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Applications of SCADA

SCADA is widely used in different areas from chemical, gas, water, communications and power systems. The list of applications of SCADA can be listed as follows.

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1. Electric power generation, transmission and distribution: Electric utilities use SCADA systems to detect current flow and line voltage, to monitor the operation of circuit breakers, and to take sections of the power grid online or offline.
2. Water, Waste Water Utilities and Sewage: State and municipal water utilities use SCADA to monitor and regulate water flow, reservoir levels, pipe pressure and other factors.
3. Buildings, facilities and environments: Facility managers use SCADA to control HVAC, refrigeration units, lighting and entry systems.
4. Oil and Gas Trans & Distributions:
5. Wind Power Generation
6. Communication Networks:
7. Industrial Plans and Process Control:
8. Manufacturing: SCADA systems manage parts inventories for just-in-time manufacturing, regulate industrial automation and robots, and monitor process and quality control.
9. Mass transit and Railway Traction: Transit authorities use SCADA to regulate electricity to subways, trams and trolley buses; to automate traffic signals for rail systems; to track and locate trains and buses; and to control railroad crossing gates.
10. Traffic signals: SCADA regulates traffic lights, controls traffic flow and detects out-of-order signals.

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SCADA in Power Systems:
SCADA is widely used in power systems. The applications for SCADA keep increasing day after day. Some of the applications are:

Comprehensive operational planning and control
Fuel resource scheduling
Optimum power flow
Network security
Economic dispatch
Generation dispatch control

Expected Benefits of SCADA for Power Systems:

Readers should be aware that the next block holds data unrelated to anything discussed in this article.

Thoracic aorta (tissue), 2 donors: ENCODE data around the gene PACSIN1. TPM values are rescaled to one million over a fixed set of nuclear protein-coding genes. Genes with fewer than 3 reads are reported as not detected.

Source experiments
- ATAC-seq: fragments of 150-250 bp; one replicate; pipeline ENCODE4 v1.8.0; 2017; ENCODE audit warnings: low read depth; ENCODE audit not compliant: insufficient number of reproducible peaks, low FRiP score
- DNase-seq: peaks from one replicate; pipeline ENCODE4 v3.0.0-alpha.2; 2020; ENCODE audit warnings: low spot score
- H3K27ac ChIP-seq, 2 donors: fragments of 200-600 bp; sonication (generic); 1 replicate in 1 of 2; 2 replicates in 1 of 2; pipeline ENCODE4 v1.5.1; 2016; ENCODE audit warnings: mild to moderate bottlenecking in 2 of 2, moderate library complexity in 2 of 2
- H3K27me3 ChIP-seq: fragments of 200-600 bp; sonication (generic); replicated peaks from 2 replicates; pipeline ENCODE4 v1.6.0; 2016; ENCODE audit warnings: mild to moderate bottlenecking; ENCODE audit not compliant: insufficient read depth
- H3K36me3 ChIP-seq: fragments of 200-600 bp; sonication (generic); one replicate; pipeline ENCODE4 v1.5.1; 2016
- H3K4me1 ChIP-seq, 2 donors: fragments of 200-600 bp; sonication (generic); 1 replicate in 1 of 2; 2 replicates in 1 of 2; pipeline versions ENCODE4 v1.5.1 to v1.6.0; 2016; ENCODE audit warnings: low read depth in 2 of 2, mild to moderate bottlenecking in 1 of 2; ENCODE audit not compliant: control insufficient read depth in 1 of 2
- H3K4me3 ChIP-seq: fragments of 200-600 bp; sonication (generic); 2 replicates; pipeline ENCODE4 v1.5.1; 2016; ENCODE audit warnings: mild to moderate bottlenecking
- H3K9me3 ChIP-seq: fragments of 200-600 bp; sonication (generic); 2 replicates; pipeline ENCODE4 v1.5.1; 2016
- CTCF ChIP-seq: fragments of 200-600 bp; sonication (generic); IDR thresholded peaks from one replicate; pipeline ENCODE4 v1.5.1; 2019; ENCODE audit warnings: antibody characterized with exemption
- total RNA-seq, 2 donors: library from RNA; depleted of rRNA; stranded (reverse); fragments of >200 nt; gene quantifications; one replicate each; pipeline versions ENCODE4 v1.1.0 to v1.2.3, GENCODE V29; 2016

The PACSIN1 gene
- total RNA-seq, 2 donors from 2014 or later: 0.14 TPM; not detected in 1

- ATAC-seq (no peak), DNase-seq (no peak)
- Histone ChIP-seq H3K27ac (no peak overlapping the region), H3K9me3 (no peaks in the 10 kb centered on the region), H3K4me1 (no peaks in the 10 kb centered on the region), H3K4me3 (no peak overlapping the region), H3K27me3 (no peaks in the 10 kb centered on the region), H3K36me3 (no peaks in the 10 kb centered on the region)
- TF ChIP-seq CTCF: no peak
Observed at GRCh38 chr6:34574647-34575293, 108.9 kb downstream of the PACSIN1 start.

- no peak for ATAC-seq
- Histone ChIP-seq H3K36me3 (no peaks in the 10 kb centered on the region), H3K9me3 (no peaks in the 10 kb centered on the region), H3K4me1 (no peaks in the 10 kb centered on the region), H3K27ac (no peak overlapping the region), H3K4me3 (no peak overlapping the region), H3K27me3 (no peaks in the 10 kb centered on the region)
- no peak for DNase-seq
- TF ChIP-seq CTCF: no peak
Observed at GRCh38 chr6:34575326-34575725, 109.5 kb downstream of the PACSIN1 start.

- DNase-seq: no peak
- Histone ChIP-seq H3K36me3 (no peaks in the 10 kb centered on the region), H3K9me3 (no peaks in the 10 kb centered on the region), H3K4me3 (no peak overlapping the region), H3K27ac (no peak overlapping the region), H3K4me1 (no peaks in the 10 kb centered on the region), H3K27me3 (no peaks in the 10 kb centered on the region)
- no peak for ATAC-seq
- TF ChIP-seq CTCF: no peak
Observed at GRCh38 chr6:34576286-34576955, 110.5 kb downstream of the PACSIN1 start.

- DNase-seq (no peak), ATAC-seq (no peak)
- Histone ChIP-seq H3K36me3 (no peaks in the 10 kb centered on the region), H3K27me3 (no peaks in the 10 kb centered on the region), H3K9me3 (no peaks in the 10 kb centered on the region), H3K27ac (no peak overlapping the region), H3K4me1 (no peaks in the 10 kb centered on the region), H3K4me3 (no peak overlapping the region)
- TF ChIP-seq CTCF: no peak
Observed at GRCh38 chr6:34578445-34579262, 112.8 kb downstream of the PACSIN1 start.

Improved quality of service
Improved reliability
Reduced operating costs
Maintenance /Expansion of customer base
Ability to defer capacity addition projects
High value service providers
Improved information for engineering decision
value added services
Flexible billing option
Improved customer information access
Reduced system implementation costs
Reduced manpower requirements

Typical features of a substation SCADA system are as under Substation parameter monitoring:

Controlling electrical network components remotely
Safety tagging
High resolution time stamping
Sequence of event reporting for post event analysis
Additional features of substation control system
Demand side management
Volt/VAR control
Preventive maintenance
Fault detection isolation and restoration

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SCADA for Power Utility Network:

The aim of power network utilities(PNU) software is to provide the electrical utility with tools which will enhance the operation of the system in a very cost effective way.in the present scenario of low budgets for power utilities to produce and distribute quality power at the minimum cost.This goal can be achieved by proper operation of the electrical network and at the same time having real time data about state of the network.This real time data can then be used for supervisory controlled changes of